We were a bit leery because the hotel advertised that it had a casino and visions of Las Vegas danced in my head. I should know better by now. First of all, Chile does not commercialize Christmas the way the U.S. does. Christmas music is minimal and people did not greet us with “Feliz Navidad” anywhere. In fact, I think we said it more to others. Maybe Chileans haven’t figured out how to capitalize on holidays for tourism, or maybe they don’t care, because the hotel was pretty dead and that was fine with us. The casino turned out to be a room full of slot machines — and it was closed. They do offer more activities at other times, if you happen to be in the Santa Cruz, Chile, area.
The hotel was a little compound with several buildings, a pool, a museum, gift shop, wine shop, restaurant and bar. Image what you think of as typically South American architecture. You got it! Tiles, painted furniture, bougainvillea, wooden beams, etc. Very relaxing. We arrived Friday evening and wandered around town. There was the obligatory Christmas fair with artisan goods as well as junky stuff and various stores. We love a good grocery store, it’s a cultural experience, and there were several, all packed with holiday feast shoppers.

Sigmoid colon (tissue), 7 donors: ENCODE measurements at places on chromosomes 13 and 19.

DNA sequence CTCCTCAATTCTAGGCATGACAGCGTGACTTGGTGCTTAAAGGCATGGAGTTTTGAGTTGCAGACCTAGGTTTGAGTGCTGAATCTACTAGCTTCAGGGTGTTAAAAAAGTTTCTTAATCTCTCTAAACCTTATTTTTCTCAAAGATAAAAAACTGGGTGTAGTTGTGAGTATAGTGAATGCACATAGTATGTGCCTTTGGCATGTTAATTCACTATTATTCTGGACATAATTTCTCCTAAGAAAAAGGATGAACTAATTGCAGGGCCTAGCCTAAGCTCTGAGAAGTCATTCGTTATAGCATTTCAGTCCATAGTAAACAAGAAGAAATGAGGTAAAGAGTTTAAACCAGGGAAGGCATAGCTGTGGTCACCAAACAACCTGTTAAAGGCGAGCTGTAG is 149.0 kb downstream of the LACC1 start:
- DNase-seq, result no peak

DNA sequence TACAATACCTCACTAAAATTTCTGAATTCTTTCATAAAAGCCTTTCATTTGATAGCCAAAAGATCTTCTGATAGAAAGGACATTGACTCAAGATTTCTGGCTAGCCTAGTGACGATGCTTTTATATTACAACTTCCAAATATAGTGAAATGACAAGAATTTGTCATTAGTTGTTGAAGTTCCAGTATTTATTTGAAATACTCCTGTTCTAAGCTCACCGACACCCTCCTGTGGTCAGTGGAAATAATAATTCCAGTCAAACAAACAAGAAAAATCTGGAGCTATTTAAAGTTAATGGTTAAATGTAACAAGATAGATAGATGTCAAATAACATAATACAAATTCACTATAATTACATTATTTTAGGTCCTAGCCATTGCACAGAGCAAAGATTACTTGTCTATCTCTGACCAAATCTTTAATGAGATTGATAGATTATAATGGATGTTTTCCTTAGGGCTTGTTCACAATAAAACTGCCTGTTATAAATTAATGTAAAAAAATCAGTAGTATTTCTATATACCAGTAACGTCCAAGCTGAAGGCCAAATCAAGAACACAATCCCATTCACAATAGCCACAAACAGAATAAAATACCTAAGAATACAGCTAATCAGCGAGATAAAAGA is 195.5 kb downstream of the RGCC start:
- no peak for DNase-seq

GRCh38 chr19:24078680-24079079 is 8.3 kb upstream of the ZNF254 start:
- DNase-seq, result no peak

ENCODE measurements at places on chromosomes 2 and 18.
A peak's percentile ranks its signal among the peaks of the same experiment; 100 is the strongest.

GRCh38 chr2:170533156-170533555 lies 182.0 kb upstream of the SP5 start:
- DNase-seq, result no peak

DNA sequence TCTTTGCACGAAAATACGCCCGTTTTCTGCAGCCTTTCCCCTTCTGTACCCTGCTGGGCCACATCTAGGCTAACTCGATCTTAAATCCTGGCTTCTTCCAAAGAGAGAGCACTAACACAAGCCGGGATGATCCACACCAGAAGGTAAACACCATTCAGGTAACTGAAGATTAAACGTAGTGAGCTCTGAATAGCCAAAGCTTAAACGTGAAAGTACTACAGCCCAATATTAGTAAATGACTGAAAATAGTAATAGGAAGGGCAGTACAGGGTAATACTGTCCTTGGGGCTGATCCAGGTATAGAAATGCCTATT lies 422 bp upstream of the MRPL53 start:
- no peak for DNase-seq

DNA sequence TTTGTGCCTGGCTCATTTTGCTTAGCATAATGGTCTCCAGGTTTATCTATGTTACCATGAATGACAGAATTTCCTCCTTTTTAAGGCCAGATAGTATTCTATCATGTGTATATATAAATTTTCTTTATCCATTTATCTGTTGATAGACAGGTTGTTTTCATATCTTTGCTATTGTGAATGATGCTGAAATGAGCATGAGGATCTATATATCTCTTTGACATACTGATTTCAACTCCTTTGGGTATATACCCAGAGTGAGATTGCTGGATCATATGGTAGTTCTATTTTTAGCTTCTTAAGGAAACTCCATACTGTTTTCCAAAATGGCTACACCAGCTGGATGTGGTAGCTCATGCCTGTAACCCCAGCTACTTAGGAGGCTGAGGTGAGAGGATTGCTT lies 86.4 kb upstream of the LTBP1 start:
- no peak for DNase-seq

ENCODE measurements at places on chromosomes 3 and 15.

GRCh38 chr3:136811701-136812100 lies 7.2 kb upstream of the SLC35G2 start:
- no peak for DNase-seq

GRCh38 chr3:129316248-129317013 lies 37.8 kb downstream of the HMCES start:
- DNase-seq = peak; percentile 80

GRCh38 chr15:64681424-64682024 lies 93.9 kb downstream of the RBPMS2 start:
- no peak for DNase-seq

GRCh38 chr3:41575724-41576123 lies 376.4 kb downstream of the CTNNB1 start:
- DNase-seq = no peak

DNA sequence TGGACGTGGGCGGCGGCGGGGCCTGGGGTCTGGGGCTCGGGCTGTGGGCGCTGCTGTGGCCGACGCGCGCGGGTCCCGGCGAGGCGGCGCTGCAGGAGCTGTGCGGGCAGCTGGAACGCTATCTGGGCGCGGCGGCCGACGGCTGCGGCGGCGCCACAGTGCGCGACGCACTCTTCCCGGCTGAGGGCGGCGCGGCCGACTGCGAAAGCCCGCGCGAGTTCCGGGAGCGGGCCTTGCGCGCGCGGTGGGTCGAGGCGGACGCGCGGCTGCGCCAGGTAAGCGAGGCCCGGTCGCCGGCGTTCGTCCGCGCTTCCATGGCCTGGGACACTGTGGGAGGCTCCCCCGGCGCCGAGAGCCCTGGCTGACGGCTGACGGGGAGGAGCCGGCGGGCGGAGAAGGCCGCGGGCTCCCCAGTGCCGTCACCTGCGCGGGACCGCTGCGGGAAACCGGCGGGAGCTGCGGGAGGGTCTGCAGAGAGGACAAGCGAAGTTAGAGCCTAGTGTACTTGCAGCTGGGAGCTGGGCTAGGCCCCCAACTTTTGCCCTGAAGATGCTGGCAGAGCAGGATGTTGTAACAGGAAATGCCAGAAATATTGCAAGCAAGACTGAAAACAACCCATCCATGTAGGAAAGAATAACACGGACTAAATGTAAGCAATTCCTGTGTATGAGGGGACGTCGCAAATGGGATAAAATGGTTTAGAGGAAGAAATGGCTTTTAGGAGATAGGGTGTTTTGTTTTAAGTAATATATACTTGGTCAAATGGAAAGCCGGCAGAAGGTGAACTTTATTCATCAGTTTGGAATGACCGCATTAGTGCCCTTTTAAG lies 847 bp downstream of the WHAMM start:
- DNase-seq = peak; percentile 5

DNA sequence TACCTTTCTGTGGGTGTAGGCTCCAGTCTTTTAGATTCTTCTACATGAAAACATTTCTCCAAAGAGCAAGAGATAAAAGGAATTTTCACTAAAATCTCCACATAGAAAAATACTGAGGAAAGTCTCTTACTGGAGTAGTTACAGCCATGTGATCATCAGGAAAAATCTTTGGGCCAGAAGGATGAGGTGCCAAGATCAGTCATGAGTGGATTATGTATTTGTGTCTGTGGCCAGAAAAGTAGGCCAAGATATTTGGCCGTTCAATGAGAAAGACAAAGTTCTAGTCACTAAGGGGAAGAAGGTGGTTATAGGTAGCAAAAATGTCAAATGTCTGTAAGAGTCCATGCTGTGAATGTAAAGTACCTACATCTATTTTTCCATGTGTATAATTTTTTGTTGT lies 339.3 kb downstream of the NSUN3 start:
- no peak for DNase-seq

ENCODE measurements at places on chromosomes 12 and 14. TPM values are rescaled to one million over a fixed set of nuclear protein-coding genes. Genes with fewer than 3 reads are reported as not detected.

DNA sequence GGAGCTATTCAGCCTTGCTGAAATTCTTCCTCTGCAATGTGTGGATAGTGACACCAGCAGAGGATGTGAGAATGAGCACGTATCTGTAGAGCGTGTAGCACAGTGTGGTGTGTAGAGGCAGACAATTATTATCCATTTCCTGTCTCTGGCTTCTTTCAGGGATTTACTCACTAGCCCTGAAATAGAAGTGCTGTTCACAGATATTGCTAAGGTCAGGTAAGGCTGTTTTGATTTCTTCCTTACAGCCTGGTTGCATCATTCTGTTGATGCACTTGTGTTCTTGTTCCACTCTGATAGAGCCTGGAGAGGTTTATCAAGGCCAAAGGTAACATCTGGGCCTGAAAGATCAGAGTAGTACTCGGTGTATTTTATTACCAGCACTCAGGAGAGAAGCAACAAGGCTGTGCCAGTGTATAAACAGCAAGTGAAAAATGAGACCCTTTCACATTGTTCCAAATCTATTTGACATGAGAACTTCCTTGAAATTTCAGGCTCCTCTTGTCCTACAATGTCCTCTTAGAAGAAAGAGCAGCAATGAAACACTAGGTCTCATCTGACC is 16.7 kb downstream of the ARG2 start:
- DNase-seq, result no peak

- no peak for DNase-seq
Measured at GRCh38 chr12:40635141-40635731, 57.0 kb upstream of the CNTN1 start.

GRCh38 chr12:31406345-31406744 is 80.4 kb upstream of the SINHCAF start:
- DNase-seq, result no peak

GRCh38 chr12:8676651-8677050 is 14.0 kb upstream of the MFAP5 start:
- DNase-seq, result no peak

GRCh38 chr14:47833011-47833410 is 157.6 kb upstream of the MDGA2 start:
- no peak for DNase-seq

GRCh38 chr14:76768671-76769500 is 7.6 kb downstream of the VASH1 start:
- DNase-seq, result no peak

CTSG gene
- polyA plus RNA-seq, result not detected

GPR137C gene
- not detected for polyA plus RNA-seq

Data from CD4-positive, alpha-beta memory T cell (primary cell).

Food can be a challenge for us (me), so we retired to the room and looked for a good restaurant. We lucked out and found Casona Bistro. We felt a little odd because we were the only ones there (another couple arrived later, but they sat outside), but the bistro was in a house with a view of the mountains so we decided just to enjoy. Our waiter was very friendly (a theme in Chile, it seems) and indulged our bad Spanish. We discovered he is from Colombia, so we started joking about how I wanted a giant emerald and Steven learned how to say, “She is not worth it” in Spanish (ella no vale la pena), which became a running joke. The food was delicious as was the wine the waiter recommended.